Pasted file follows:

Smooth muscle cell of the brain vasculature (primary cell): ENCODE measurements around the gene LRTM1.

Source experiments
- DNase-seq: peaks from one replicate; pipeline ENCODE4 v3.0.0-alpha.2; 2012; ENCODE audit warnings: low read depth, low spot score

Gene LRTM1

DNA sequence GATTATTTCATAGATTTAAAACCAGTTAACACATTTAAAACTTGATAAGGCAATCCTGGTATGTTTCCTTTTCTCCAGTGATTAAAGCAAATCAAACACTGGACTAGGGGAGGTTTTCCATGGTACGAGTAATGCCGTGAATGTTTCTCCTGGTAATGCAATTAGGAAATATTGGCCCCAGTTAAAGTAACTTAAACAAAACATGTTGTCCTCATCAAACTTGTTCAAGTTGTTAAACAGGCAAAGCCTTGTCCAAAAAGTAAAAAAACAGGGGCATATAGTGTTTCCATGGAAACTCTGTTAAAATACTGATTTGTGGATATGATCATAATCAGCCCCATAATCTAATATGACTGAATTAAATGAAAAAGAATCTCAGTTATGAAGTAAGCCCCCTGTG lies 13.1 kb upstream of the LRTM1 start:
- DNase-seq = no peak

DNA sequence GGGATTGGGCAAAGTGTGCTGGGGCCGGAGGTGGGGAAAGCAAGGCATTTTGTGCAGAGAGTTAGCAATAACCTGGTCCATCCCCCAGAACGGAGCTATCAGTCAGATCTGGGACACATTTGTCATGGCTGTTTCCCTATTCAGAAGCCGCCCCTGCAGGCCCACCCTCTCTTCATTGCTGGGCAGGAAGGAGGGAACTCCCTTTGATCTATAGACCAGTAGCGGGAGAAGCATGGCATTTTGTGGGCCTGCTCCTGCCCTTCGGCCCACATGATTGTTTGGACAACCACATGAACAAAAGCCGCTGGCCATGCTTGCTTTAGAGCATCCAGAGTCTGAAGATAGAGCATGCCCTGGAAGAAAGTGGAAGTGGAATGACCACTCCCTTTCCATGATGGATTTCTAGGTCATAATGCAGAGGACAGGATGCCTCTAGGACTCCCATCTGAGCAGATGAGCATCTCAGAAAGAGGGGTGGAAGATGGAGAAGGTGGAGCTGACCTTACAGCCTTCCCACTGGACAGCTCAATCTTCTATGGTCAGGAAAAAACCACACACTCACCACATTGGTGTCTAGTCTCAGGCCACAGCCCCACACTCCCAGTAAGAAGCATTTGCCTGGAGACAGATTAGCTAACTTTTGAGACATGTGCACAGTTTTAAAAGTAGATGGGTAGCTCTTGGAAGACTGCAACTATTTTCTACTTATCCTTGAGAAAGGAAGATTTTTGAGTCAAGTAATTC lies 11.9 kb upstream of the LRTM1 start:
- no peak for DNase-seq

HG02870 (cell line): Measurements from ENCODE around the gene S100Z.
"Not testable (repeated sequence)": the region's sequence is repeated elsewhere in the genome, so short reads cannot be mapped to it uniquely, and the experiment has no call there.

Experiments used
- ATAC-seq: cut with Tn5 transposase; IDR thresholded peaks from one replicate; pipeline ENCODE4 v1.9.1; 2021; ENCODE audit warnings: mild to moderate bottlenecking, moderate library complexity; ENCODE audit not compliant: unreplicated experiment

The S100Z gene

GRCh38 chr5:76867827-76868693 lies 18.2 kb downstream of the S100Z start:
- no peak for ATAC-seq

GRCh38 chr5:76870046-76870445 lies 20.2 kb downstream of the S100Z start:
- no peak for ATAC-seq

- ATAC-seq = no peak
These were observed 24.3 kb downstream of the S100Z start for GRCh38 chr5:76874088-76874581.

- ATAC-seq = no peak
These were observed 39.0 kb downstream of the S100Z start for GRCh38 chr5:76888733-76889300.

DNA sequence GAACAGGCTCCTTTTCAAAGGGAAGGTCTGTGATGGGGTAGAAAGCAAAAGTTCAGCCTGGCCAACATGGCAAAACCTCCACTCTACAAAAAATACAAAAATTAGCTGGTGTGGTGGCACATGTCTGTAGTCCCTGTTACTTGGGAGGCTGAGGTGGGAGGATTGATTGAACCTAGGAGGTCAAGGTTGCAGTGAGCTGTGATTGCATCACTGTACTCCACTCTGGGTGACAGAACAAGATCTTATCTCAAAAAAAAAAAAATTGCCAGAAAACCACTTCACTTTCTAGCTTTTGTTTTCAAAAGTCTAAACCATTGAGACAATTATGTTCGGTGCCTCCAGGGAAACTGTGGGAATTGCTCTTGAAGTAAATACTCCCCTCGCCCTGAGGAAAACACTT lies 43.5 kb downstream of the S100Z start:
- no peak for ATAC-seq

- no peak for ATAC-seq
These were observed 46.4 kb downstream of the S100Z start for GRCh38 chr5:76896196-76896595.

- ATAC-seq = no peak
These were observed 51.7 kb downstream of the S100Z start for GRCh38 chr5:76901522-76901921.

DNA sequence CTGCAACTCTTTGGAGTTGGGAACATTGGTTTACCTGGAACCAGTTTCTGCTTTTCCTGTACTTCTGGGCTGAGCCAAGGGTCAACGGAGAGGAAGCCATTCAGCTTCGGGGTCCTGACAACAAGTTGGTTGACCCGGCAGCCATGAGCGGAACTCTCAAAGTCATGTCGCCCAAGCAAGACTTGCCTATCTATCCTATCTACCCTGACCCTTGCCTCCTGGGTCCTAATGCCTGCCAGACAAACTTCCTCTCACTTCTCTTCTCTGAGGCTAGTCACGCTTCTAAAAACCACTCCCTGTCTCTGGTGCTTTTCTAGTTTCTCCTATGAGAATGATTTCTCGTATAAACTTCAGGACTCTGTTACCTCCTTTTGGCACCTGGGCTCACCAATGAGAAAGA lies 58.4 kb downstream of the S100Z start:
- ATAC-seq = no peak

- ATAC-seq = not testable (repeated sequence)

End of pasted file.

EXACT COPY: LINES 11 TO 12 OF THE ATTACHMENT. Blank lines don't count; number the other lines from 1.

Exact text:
Experiments used
- ATAC-seq: cut with Tn5 transposase; IDR thresholded peaks from one replicate; pipeline ENCODE4 v1.9.1; 2021; ENCODE audit warnings: mild to moderate bottlenecking, moderate library complexity; ENCODE audit not compliant: unreplicated experiment